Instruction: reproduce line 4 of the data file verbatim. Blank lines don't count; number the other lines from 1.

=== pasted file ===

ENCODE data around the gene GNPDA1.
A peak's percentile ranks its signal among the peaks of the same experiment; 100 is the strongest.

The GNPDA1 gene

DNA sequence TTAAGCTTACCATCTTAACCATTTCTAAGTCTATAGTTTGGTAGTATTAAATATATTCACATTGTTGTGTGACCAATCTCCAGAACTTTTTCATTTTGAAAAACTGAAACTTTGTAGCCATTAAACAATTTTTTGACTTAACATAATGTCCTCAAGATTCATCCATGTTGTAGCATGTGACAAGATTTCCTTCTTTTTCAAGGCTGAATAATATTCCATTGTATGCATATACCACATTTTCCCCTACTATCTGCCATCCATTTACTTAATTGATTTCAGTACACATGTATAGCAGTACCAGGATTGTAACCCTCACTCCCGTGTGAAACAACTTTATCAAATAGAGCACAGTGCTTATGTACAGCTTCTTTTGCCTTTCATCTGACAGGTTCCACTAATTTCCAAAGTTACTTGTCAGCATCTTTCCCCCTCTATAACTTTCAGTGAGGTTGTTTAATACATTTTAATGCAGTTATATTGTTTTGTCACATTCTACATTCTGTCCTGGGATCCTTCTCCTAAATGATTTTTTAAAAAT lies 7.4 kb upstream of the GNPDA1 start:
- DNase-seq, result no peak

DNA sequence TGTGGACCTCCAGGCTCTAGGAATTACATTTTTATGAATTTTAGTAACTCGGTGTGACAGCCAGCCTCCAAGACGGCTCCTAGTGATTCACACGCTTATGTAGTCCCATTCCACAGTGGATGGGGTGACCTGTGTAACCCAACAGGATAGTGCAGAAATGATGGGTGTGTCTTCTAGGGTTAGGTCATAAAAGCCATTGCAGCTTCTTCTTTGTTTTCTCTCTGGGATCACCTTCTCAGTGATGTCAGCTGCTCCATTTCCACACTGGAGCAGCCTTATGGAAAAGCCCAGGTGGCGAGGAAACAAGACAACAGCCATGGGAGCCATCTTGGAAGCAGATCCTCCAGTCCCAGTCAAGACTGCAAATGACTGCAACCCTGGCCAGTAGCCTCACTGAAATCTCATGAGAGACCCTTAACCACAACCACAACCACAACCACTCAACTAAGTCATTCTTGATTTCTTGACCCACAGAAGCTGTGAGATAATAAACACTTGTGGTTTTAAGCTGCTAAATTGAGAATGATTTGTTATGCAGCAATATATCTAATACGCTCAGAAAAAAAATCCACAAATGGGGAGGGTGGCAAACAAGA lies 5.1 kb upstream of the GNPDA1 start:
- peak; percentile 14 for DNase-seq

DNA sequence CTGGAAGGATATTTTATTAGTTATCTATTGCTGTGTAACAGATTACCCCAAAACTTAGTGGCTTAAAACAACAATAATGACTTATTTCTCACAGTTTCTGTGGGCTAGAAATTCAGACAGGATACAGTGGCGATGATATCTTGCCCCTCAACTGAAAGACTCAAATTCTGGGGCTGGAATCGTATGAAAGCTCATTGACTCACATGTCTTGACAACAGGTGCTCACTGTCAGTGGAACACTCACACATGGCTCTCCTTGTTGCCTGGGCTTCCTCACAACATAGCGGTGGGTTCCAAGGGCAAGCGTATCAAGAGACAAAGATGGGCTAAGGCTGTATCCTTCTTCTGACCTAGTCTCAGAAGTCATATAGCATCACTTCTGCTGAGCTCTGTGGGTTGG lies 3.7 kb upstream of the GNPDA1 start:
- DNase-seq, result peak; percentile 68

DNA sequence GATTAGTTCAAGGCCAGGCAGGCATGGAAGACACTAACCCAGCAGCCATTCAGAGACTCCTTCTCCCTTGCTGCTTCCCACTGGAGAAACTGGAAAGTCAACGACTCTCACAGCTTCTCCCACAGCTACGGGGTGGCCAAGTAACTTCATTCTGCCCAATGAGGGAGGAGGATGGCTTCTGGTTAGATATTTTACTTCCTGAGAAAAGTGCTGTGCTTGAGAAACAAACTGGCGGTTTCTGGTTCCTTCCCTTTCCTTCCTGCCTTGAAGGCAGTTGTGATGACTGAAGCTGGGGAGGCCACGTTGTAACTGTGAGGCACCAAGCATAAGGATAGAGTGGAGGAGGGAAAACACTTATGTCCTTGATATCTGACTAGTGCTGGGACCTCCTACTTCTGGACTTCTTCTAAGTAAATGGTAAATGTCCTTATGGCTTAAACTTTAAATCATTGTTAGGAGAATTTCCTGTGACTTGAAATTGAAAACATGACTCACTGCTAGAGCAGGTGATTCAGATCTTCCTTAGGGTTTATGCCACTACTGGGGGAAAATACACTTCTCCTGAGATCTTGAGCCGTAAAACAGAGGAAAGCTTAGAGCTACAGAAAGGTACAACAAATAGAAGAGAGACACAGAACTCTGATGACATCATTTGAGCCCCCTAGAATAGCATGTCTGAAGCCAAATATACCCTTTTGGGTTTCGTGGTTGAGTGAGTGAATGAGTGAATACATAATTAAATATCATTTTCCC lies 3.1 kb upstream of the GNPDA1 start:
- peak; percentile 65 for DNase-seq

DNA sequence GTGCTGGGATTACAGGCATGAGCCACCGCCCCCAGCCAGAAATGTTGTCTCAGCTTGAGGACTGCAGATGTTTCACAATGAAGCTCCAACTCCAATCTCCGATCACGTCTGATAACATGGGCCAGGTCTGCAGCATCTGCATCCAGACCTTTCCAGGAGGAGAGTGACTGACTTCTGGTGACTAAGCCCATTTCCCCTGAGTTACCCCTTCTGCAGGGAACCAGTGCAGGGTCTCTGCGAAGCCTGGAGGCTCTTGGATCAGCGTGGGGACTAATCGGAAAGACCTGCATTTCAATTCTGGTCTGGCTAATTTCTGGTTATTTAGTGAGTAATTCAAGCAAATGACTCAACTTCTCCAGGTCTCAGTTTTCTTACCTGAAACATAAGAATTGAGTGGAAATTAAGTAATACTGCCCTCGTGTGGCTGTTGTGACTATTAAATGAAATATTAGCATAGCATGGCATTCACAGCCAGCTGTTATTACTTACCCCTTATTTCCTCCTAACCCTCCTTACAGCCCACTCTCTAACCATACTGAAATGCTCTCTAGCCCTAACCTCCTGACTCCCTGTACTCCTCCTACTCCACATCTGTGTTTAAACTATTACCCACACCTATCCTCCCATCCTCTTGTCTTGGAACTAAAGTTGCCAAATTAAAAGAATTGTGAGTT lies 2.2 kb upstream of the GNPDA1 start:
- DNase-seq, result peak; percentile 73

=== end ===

DNA sequence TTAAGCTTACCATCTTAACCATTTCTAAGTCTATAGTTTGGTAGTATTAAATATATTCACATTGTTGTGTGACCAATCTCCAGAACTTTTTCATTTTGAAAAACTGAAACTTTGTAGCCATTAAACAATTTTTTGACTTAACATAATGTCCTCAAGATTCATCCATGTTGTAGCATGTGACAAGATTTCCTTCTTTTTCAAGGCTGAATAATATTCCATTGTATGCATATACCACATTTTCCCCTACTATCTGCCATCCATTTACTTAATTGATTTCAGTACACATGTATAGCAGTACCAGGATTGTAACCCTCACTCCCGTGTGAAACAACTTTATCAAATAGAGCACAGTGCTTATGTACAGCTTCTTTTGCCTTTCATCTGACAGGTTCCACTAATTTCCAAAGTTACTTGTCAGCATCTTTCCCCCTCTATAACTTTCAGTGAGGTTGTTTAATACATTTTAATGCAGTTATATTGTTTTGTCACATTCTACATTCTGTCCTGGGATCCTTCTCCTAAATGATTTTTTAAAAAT lies 7.4 kb upstream of the GNPDA1 start: